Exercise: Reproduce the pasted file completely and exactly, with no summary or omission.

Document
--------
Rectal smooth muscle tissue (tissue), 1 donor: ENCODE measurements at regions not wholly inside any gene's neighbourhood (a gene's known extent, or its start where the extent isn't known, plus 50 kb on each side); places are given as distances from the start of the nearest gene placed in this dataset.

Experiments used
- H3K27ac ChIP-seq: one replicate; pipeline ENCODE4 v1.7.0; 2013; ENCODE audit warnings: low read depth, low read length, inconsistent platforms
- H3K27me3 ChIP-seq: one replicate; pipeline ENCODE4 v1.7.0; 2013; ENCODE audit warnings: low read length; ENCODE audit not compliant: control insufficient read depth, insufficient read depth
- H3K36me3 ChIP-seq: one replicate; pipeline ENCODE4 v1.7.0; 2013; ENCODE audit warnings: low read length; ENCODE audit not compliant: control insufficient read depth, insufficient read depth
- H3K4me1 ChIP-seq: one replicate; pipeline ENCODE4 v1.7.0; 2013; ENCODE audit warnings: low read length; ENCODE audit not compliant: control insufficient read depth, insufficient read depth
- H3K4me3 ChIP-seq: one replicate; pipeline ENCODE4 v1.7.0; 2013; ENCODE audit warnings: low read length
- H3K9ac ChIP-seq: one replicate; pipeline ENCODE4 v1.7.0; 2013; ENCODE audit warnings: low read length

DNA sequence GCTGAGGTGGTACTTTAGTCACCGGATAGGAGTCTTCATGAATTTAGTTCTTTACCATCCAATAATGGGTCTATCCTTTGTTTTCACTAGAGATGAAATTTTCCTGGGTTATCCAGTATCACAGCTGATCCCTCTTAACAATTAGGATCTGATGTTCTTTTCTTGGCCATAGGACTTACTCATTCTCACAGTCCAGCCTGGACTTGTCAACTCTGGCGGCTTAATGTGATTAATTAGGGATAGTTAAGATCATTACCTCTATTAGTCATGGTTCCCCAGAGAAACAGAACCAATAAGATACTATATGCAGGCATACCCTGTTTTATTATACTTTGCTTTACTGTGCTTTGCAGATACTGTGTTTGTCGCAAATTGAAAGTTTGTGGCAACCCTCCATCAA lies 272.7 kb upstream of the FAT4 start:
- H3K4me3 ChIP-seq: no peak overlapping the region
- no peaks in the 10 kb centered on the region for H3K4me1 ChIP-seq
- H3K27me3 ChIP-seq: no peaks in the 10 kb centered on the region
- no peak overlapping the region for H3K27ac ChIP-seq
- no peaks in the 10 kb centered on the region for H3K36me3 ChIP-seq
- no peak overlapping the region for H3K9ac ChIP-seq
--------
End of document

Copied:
Rectal smooth muscle tissue (tissue), 1 donor: ENCODE measurements at regions not wholly inside any gene's neighbourhood (a gene's known extent, or its start where the extent isn't known, plus 50 kb on each side); places are given as distances from the start of the nearest gene placed in this dataset.

Experiments used
- H3K27ac ChIP-seq: one replicate; pipeline ENCODE4 v1.7.0; 2013; ENCODE audit warnings: low read depth, low read length, inconsistent platforms
- H3K27me3 ChIP-seq: one replicate; pipeline ENCODE4 v1.7.0; 2013; ENCODE audit warnings: low read length; ENCODE audit not compliant: control insufficient read depth, insufficient read depth
- H3K36me3 ChIP-seq: one replicate; pipeline ENCODE4 v1.7.0; 2013; ENCODE audit warnings: low read length; ENCODE audit not compliant: control insufficient read depth, insufficient read depth
- H3K4me1 ChIP-seq: one replicate; pipeline ENCODE4 v1.7.0; 2013; ENCODE audit warnings: low read length; ENCODE audit not compliant: control insufficient read depth, insufficient read depth
- H3K4me3 ChIP-seq: one replicate; pipeline ENCODE4 v1.7.0; 2013; ENCODE audit warnings: low read length
- H3K9ac ChIP-seq: one replicate; pipeline ENCODE4 v1.7.0; 2013; ENCODE audit warnings: low read length

DNA sequence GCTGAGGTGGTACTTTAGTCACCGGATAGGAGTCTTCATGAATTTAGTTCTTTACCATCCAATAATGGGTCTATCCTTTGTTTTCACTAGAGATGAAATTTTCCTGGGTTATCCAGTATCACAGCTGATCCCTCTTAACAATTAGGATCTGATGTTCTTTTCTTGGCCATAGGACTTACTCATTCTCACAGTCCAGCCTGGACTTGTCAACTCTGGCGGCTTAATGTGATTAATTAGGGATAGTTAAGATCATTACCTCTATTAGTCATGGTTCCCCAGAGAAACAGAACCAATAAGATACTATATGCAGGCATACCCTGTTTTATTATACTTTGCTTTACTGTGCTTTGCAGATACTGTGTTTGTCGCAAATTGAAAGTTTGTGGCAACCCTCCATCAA lies 272.7 kb upstream of the FAT4 start:
- H3K4me3 ChIP-seq: no peak overlapping the region
- no peaks in the 10 kb centered on the region for H3K4me1 ChIP-seq
- H3K27me3 ChIP-seq: no peaks in the 10 kb centered on the region
- no peak overlapping the region for H3K27ac ChIP-seq
- no peaks in the 10 kb centered on the region for H3K36me3 ChIP-seq
- no peak overlapping the region for H3K9ac ChIP-seq